“Sa Lugar Lang” and Other Hiligaynon Words for Travelers
May 31, 2016
This article is is the first of a two-part series. Click here for the second part, “Kaon ‘Ta” and MORE Hiligaynon Words for Travelers”.
One of the great things about traveling is to explore not just the place, but to embrace the culture, savor the food, and experience what it’s like to be there. Activities like camping at the beach, visiting old churches, and just letting the whole “lonely planet”-life sink in is not new to Iloilo, thankfully.
Recently, the Department of Tourism noted that the number of tourists going to Iloilo are increasing compared from previous years. While I think Iloilo City is not a tourist hub per se, this small city is interesting in its own way; it provides the anxious traveler a glimpse of the old and the new, of what’s left and what’s coming up. No wonder we Ilonggos always have those “proud to be Ilonggo” moments when we see our city being featured in magazines and major social media outlets.
I personally had a chance to give a tour to some of my friends and travelers from other regions. Yes, we can show them how “malambing” we are, how authentic our cuisines taste, and how old and grand our Colonial Spanish-era structures can be. But one thing I think we always forget is to teach them the intricacies of Hiligaynon.
Of course, we have fixed that previously in this article, but we believe there should be another guide for travelers and tourists who wanted to learn how to speak our language. To paraphrase from a clichéd-but-true phrase, do what the Ilonggos would do, right?
So, consider some of these words below as a primer for the non-Ilonggo traveler. If you are an Ilonggo though, then you could also use this guide to brush up on your Hiligaynon communication skills, if anything!
“Tultulan mo ang…?”
It roughly translates to “Do you know where (this place) is?”. From my personal experience, Ilonggos are an oddly helpful bunch, particularly when it comes to giving directions. If you’re traveling to Iloilo for the first time, this is actually a great phrase to learn first!
“Sin-o ang ngalan mo?”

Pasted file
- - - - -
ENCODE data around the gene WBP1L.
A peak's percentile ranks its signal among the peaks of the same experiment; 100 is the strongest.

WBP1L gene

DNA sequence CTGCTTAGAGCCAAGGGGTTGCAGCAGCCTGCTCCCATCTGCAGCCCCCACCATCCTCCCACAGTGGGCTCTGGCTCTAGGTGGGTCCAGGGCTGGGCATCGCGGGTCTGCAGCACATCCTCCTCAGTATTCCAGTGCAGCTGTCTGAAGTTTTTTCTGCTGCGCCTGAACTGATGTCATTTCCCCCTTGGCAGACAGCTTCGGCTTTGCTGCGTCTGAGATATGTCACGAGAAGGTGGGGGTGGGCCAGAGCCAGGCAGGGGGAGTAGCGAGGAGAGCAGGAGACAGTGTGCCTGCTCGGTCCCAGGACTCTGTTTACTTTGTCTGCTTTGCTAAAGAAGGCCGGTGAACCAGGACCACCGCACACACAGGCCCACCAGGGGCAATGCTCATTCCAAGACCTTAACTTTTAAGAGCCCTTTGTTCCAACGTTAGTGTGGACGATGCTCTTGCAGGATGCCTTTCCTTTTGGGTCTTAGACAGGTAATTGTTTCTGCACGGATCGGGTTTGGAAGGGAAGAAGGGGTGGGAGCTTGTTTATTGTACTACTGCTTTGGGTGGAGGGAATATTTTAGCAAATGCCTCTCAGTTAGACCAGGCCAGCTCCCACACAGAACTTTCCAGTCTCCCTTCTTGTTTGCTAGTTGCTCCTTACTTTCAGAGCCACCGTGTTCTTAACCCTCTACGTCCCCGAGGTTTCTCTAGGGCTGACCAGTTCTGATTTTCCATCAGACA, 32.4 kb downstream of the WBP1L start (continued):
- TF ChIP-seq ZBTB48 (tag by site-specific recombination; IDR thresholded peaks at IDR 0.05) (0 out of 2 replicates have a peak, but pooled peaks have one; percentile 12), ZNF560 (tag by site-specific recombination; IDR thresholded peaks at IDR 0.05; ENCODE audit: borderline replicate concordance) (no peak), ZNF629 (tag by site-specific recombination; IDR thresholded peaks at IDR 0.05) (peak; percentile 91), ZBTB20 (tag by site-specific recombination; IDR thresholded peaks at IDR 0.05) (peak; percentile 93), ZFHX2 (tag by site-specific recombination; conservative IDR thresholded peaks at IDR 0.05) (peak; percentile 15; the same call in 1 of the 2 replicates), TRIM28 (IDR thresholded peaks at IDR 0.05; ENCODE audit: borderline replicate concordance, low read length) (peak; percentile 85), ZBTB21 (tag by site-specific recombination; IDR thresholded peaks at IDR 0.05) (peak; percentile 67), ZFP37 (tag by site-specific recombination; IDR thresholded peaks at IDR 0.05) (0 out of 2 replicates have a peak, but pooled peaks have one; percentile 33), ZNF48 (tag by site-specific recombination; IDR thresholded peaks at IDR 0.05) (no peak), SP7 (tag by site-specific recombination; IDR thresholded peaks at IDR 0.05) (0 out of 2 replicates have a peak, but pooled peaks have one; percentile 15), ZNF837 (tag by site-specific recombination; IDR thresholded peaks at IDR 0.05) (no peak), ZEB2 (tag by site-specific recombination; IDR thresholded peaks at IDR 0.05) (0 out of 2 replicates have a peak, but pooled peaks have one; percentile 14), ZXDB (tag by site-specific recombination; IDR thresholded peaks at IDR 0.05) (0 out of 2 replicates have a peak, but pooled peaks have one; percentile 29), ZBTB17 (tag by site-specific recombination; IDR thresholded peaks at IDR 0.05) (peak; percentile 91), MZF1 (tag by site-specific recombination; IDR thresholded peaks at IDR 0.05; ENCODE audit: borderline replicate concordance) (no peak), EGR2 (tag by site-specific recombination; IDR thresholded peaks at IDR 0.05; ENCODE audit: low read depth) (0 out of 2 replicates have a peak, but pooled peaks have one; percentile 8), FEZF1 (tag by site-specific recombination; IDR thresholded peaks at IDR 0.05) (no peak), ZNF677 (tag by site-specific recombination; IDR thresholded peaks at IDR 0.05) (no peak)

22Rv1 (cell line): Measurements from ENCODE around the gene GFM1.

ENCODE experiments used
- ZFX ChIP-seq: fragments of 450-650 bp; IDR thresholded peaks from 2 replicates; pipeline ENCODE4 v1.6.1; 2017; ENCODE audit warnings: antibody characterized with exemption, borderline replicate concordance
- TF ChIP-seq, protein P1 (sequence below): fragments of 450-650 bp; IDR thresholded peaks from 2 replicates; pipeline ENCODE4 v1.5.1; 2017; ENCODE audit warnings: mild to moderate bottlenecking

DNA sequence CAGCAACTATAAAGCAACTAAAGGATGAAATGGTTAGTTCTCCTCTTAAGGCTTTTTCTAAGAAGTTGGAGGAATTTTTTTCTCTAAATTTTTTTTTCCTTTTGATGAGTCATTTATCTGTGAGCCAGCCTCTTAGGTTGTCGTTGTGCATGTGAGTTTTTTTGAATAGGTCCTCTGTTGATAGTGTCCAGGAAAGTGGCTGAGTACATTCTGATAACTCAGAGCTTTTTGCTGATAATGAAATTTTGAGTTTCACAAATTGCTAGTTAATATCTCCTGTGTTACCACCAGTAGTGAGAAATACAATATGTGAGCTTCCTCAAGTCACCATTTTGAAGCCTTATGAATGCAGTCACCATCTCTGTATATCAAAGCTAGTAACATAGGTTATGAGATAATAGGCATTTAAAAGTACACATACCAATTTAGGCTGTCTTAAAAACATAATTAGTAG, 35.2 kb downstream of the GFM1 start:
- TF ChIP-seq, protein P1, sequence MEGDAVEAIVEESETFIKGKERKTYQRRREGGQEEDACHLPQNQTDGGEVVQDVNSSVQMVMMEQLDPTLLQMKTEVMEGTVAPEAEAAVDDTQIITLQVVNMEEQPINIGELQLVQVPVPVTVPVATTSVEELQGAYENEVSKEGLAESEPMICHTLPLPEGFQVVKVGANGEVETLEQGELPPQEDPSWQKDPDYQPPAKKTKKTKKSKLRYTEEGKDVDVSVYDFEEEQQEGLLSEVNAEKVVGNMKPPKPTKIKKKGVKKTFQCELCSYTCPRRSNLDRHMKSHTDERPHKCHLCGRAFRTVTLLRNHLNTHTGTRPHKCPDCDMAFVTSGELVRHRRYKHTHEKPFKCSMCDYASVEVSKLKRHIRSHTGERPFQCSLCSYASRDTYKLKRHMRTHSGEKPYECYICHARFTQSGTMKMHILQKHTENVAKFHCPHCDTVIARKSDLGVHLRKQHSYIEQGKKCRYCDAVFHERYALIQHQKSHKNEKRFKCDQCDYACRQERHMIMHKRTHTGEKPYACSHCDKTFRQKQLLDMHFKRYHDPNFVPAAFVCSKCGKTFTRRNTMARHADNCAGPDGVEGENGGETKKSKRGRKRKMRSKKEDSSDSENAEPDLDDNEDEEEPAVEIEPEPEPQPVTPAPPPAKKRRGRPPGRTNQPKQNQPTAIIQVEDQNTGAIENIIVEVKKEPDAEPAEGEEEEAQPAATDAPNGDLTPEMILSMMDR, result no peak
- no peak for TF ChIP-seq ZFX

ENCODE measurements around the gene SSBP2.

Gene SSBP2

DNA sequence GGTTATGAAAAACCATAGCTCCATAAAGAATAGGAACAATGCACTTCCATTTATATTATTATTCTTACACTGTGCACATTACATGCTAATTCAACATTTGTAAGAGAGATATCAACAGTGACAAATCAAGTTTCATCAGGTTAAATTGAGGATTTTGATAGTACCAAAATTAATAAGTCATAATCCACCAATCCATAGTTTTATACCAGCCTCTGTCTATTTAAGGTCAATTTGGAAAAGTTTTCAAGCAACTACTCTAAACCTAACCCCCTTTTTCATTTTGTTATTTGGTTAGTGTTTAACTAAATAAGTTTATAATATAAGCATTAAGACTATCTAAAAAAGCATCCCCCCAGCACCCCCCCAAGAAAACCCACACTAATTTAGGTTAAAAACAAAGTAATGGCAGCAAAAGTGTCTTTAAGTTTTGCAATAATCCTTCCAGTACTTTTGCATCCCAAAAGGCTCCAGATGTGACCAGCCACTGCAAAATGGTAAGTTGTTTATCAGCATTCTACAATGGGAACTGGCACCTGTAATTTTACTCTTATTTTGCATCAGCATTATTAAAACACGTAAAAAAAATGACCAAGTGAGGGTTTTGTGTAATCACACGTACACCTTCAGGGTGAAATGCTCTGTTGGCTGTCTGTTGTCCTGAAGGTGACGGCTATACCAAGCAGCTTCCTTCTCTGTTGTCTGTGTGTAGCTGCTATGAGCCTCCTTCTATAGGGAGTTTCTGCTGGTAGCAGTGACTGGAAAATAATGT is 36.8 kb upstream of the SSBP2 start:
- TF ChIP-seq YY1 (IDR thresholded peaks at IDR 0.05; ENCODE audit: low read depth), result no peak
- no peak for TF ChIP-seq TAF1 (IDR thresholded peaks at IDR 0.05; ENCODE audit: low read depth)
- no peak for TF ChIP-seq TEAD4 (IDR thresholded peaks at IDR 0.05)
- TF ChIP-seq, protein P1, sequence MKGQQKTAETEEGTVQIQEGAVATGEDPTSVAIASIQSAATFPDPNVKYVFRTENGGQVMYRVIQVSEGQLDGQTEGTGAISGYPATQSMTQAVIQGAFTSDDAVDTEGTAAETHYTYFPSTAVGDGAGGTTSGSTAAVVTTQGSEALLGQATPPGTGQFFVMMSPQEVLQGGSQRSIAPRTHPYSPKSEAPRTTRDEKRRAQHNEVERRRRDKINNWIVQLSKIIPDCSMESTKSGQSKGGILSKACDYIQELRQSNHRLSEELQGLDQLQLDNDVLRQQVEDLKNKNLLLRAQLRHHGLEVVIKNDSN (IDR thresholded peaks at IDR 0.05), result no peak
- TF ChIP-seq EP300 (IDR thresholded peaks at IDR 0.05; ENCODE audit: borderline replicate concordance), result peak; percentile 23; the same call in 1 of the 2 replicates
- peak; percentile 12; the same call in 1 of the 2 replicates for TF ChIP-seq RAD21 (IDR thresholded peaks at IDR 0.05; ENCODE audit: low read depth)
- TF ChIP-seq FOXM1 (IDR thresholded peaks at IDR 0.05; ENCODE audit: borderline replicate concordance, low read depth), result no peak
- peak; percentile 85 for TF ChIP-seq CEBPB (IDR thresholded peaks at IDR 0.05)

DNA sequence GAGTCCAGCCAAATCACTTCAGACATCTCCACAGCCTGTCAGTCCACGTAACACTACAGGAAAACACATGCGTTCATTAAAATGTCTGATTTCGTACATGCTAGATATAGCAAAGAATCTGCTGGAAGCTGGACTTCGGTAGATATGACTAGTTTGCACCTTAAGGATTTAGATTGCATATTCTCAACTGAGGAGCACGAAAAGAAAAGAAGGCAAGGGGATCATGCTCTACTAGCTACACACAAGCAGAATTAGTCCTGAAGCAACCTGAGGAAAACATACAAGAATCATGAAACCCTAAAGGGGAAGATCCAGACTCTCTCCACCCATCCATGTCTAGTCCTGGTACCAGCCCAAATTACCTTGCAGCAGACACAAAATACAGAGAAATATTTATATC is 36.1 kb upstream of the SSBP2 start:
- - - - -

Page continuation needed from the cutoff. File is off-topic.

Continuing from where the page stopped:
Though the “sin-o” of the phrase could be interchanged with “ano” if you want to be grammatically correct, the phrase above essentially equates to “What is your name?” I believe nothing breaks the barriers between tourists and locals more effectively than simply asking who they are. Be forewarned, though: just because Ilonggos are known to be friendly doesn’t mean they’ll just willingly hand over their name to just about anyone.
“Sa lugar lang.”
If you’re familiar with how most Filipinos say “para” when signalling a jeepney driver to stop, then this is the Hiligaynon equivalent of it.
If you want to be more specific, try saying “Sa lugar lang, ‘nong” since “’Nong” is short for Manong and is what we usually call to older men as a sign of respect. Of course, you may also encounter a few female jeepney drivers during your travels, so in this case, just refer to them as Manang.
But then again, do be mindful that a few drivers would take exception to whenever you’re reminding them how old they are, so try to be prudent with the use of Manong/Manang whenever possible.
“Sa diin ka makadto?”
This phrase means “Where are you going?” It’s cool if you’re asking your Ilonggo friends where they’d be going, but try asking this to any Ilonggo you encounter on the street, and maybe you’d be shot back with, “Wala ka labot.” (which roughly translates to “None of your business.”—and you’ll be lucky if that’s the only snappy comeback you’ll be greeted with).
Its closest English counterpart is “Can I ask a favor?”, though, as with all things, it’s one borne out of context. “Palihog” means “please”, so even going by “palihog” can be applicable with any situation like, say, handing over your fare to a fellow passenger ahead of you inside a crowded jeepney (i.e. “Palihog bayad.”)
This literally translates to “How much?”. Haggling is still a common practice in the Philippines, and some Ilonggos would even advice you to do so if you plan to buy souvenirs or native delicacies. And maybe, just maybe, you can even impress the vendors so much that they’ll even give you a discount for just knowing how to ask them the “right” way.
Just to make sure that we’re not leaving anything here to chance, here are other “bonus” Hiligaynon words that should prove helpful to you when going to Iloilo:
“Maayong aga!” – “Good morning!”
“Maayong hapon!” – “Good afternoon!”
“Maayong gab-i!” – “Good evening!”
“Huo” – “Yes”
“Indi” – “No”
“Ambot” – “I don’t know”
“Karon – “Later”
Here’s another tip: most Ilonggos still use Spanish words in counting, especially when the act involves money. So if you’re up to it, then you can use words like “dos”, “kuwatro”, “beinte”, “singkuwenta”, etc.
Language is a medium that sets people apart; consequently, it can also be a medium that could break through our shared differences and focus on our collective humanity instead. We hope this article will help any traveler—or even a fellow Ilonggo—earn a much deeper appreciation for the Hiligaynon language.
Of course, we know we may have missed some words above, but that’s where you come in! Share us your favorite Hiligaynon “traveling” word at the comments section below!